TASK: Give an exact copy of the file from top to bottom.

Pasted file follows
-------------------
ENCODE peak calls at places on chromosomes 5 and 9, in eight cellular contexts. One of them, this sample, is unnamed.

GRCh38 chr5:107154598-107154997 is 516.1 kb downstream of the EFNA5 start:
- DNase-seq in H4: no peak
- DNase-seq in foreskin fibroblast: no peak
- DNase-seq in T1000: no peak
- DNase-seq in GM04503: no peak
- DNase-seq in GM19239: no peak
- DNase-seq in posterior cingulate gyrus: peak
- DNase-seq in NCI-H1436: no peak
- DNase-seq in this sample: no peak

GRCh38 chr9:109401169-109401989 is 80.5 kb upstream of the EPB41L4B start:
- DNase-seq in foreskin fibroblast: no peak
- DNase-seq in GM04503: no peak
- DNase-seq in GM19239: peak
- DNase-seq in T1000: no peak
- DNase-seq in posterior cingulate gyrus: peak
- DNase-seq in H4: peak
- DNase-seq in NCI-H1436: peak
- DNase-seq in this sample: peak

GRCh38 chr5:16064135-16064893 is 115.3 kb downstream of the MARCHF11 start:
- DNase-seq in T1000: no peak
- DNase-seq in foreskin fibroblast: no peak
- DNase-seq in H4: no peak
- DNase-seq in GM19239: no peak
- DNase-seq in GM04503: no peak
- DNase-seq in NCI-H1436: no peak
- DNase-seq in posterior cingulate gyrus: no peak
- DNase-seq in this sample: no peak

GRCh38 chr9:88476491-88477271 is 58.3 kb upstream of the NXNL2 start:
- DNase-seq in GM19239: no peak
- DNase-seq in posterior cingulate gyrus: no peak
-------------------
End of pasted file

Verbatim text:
ENCODE peak calls at places on chromosomes 5 and 9, in eight cellular contexts. One of them, this sample, is unnamed.

GRCh38 chr5:107154598-107154997 is 516.1 kb downstream of the EFNA5 start:
- DNase-seq in H4: no peak
- DNase-seq in foreskin fibroblast: no peak
- DNase-seq in T1000: no peak
- DNase-seq in GM04503: no peak
- DNase-seq in GM19239: no peak
- DNase-seq in posterior cingulate gyrus: peak
- DNase-seq in NCI-H1436: no peak
- DNase-seq in this sample: no peak

GRCh38 chr9:109401169-109401989 is 80.5 kb upstream of the EPB41L4B start:
- DNase-seq in foreskin fibroblast: no peak
- DNase-seq in GM04503: no peak
- DNase-seq in GM19239: peak
- DNase-seq in T1000: no peak
- DNase-seq in posterior cingulate gyrus: peak
- DNase-seq in H4: peak
- DNase-seq in NCI-H1436: peak
- DNase-seq in this sample: peak

GRCh38 chr5:16064135-16064893 is 115.3 kb downstream of the MARCHF11 start:
- DNase-seq in T1000: no peak
- DNase-seq in foreskin fibroblast: no peak
- DNase-seq in H4: no peak
- DNase-seq in GM19239: no peak
- DNase-seq in GM04503: no peak
- DNase-seq in NCI-H1436: no peak
- DNase-seq in posterior cingulate gyrus: no peak
- DNase-seq in this sample: no peak

GRCh38 chr9:88476491-88477271 is 58.3 kb upstream of the NXNL2 start:
- DNase-seq in GM19239: no peak
- DNase-seq in posterior cingulate gyrus: no peak